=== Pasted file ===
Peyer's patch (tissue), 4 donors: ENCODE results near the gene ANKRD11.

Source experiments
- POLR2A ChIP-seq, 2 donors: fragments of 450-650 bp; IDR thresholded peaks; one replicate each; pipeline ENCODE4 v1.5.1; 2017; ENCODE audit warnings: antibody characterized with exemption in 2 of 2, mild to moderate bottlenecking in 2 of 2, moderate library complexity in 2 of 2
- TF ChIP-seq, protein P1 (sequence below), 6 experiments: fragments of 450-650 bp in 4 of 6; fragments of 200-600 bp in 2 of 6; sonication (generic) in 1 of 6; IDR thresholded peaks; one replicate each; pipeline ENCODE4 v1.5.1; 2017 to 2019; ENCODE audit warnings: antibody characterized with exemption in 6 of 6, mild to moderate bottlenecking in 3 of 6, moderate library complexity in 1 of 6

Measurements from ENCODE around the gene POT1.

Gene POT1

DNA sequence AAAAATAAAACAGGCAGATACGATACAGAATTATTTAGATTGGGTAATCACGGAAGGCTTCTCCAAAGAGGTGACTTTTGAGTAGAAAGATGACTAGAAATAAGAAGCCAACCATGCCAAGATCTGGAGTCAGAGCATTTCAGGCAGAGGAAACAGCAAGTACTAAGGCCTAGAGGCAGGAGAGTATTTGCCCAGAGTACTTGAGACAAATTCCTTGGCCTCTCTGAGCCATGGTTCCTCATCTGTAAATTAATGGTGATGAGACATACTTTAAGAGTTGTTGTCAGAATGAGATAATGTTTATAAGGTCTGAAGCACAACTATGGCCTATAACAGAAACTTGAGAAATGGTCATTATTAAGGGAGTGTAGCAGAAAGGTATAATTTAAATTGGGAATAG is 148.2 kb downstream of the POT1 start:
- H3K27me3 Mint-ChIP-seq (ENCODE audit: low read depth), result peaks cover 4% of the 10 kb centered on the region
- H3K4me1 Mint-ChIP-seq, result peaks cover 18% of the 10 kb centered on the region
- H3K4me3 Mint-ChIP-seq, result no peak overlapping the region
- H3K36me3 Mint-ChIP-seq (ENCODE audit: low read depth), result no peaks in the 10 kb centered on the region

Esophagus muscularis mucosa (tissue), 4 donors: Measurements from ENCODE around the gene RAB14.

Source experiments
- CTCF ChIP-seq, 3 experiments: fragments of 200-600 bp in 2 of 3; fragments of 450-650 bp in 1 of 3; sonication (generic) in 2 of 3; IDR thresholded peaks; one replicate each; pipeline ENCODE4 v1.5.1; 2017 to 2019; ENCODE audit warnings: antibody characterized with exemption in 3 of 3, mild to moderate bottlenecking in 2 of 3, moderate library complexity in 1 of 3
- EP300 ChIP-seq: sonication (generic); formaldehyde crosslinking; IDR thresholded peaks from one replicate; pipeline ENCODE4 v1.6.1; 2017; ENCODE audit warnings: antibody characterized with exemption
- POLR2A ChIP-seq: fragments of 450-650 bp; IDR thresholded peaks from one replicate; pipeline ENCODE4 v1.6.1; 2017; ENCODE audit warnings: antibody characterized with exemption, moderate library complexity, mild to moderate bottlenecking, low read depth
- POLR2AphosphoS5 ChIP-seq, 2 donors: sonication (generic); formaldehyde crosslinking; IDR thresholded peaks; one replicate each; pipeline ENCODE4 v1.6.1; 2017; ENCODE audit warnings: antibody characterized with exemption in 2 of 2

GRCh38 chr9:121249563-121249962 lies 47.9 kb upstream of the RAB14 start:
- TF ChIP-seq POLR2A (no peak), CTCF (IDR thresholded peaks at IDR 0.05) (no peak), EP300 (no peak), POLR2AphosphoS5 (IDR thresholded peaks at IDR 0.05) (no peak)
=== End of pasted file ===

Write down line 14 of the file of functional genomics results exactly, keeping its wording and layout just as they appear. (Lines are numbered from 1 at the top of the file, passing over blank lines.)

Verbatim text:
- CTCF ChIP-seq, 3 experiments: fragments of 200-600 bp in 2 of 3; fragments of 450-650 bp in 1 of 3; sonication (generic) in 2 of 3; IDR thresholded peaks; one replicate each; pipeline ENCODE4 v1.5.1; 2017 to 2019; ENCODE audit warnings: antibody characterized with exemption in 3 of 3, mild to moderate bottlenecking in 2 of 3, moderate library complexity in 1 of 3